New dog ordinance could replace “vague” policy

When it comes to prosecuting animal-related crimes, officials admit it can be a tough task; however, officials say a small change in language could make a difference.

Officials are considering revising existing ordinances in Dorchester County when it comes to dog control and regulations.

"In today's society, we can't leave things open to interpretation," says Sheriff James Phillips, Jr.

Sheriff Phillips tells 47ABC the county's Animal Control unit is operated through the Dorchester County Sheriff's Office but when it comes to the current dog ordinance, he describes guidelines for proper care as "vague".

"A shelter…what constitutes a proper shelter for an animal? The current ordinance does not dictate that, the new one will." he says.

If approved, the ordinance would list a number of defining markers for a proper doghouse such as secured sides and tops, floors free of rot, and clear of debris.

The proposed revision would also clarify "dangerous dogs" being defined by actions like attacks without provocation.

Phillips explains its past cases of animal abuse and neglect that inspired this call for change.

The most recent high-profile case involving allegations of animal mistreatment  is Robert and Susan Murphy. The Eden couple is accused of running a puppy mill out of their property. They each face 96 charges including aggravated animal cruelty.

The case stems from April 2016, when 310 dogs were seized from their property. They were formally arrested and charged in July 2016.

While this case is pending litigation in Wicomico County, it's not their first run-in with the law. According to online court records, both were acquitted of animal cruelty charges in Dorchester County in 2009.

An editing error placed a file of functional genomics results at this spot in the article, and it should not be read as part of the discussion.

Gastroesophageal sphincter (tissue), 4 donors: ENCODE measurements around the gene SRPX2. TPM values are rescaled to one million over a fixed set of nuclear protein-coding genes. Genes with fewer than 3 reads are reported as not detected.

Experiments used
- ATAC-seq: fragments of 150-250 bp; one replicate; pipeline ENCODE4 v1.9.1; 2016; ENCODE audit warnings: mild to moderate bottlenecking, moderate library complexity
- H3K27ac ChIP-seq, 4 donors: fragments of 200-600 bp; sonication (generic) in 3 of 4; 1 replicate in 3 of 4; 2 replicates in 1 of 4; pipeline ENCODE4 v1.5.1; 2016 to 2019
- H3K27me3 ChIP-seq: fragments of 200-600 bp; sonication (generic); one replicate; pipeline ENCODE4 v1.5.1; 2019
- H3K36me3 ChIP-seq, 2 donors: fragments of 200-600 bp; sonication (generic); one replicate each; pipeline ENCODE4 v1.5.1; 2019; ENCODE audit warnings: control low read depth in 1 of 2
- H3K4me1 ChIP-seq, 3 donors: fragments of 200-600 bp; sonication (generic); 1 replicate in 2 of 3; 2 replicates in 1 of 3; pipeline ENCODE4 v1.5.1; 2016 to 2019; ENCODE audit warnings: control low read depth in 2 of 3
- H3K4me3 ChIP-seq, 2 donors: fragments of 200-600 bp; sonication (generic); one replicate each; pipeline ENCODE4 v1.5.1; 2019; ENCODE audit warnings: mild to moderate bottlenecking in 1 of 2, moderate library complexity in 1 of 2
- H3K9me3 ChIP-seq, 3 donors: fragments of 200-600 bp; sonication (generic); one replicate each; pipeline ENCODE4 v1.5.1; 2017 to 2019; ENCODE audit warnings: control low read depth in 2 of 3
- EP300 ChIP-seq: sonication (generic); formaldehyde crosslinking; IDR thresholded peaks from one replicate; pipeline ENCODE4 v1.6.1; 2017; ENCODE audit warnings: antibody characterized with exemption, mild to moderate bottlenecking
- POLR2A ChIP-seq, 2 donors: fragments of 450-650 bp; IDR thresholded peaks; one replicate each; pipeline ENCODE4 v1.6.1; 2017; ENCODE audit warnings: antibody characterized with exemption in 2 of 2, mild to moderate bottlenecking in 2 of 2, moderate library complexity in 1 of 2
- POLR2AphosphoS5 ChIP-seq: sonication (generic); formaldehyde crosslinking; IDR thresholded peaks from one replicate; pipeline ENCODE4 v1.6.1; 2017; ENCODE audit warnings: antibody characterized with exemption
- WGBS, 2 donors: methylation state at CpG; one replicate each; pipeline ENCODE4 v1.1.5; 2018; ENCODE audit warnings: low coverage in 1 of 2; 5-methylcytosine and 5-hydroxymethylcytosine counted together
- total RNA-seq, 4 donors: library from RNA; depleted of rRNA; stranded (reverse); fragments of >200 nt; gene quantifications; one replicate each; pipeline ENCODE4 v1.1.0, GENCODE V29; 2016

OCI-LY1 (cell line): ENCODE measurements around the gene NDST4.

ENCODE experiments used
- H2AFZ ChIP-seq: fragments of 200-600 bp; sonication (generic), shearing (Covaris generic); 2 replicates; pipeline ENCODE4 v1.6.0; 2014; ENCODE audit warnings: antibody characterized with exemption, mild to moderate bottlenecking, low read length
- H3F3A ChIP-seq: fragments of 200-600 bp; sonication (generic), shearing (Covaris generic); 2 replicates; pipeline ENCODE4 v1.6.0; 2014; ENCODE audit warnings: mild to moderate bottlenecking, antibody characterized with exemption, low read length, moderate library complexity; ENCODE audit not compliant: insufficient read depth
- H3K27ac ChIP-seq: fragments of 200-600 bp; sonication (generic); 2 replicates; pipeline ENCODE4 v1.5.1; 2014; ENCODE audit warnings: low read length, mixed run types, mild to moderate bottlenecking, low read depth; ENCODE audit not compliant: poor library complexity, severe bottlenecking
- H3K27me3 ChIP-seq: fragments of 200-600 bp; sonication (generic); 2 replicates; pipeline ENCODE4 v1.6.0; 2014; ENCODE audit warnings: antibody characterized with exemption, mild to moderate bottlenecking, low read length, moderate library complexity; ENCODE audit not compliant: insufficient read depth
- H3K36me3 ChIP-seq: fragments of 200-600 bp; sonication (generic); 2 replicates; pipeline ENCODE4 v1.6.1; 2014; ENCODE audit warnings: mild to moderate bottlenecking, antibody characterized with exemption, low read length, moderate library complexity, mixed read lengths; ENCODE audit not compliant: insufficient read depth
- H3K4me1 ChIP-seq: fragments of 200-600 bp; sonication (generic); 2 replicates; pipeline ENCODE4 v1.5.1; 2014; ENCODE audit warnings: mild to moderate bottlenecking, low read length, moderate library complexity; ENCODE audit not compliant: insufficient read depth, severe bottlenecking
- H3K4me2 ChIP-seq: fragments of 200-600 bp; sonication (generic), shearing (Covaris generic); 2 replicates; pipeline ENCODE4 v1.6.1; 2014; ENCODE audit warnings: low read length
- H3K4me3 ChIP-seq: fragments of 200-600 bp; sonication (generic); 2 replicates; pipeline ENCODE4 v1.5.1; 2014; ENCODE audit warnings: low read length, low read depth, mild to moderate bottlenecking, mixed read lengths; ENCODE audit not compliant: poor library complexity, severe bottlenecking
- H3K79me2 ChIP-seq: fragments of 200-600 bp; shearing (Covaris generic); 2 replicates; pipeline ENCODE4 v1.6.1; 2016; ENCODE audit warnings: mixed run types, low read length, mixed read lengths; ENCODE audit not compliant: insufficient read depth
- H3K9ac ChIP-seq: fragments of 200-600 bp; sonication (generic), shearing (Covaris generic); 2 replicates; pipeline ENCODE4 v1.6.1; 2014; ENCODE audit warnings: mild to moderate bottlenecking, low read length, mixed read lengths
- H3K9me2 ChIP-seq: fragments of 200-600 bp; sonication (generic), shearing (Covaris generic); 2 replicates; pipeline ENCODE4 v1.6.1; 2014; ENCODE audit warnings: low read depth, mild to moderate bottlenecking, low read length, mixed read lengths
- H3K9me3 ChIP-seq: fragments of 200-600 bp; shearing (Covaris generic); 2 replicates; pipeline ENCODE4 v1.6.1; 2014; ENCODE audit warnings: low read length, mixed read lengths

When asked whether the 2009 case inspired the most recent call for changes in the dog ordinance in Dorchester County, Sheriff Phillips answered "That had something to do with it, yes."

State's Attorney for Dorchester County Bill Jones helped draft this proposed revision.

According to Jones, animal cruelty case are difficult to prosecute.

He says when a regulation is too vague, it can pose a challenge in the courtroom and adds the law "favors specificity".

"What we get is people have a better understanding of what's expected of them from that," Jones says. "It's easier for the Sheriff and the Animal Control to sort of enforce these laws. It's easier for my office to prosecute violations of these laws."

As for Sheriff Phillips, he admits the revision is not an end-all but could be a step in the right direction to protecting animals.

"It's baby steps," he tells 47ABC. "Is it the ultimate document? Absolutely not. It's not where we ultimately want to end up, but it's a huge step over what have now."

A public hearing was held at the Dorchester County

For a full copy of the revision, click here.

Categories: Local News, Maryland